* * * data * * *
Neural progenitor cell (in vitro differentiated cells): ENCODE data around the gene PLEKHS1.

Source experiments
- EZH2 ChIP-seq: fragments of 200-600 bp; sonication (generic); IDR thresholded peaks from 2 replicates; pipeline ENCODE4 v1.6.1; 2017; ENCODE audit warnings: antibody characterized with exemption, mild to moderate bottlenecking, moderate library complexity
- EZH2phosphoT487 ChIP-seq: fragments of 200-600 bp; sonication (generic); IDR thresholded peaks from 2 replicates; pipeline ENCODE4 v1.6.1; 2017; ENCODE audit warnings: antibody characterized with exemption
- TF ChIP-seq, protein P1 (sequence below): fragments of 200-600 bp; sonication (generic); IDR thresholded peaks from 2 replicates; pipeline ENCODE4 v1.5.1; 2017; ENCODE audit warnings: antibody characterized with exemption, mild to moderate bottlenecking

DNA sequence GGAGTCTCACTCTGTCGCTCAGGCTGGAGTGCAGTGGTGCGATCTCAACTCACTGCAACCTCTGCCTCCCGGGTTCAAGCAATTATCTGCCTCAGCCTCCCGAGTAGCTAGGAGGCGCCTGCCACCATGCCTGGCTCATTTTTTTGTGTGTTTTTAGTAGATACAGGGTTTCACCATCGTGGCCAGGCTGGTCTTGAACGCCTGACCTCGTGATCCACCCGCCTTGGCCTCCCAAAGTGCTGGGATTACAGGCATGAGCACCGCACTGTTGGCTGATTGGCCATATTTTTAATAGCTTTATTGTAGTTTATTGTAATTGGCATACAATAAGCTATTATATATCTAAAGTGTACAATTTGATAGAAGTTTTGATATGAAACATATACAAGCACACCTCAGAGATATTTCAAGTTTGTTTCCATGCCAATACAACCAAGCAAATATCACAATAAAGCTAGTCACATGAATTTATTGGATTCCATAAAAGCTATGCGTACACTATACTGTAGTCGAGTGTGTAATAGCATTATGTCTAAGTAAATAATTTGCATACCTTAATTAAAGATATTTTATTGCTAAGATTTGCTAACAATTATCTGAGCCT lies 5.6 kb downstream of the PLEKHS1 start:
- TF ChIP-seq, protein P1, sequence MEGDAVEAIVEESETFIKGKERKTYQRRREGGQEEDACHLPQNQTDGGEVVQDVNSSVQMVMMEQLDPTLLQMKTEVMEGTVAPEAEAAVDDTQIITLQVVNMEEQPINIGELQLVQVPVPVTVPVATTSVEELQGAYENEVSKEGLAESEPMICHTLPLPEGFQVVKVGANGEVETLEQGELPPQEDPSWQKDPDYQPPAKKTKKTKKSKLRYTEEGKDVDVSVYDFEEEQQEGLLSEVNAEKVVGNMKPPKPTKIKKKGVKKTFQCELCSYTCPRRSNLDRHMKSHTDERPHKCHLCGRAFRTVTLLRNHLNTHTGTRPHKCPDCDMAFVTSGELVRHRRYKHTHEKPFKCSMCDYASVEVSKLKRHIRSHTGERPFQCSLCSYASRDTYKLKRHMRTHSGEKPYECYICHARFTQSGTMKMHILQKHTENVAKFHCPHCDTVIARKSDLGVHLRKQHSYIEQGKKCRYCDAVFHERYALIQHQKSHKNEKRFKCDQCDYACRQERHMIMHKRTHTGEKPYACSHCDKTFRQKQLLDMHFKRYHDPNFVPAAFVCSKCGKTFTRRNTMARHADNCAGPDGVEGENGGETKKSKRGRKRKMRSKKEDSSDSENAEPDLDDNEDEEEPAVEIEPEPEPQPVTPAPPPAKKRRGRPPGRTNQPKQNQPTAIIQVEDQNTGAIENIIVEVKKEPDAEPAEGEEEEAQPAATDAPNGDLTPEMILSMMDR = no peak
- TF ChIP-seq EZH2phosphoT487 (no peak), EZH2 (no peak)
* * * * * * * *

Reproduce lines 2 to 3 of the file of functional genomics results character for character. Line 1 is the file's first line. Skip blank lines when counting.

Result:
Source experiments
- EZH2 ChIP-seq: fragments of 200-600 bp; sonication (generic); IDR thresholded peaks from 2 replicates; pipeline ENCODE4 v1.6.1; 2017; ENCODE audit warnings: antibody characterized with exemption, mild to moderate bottlenecking, moderate library complexity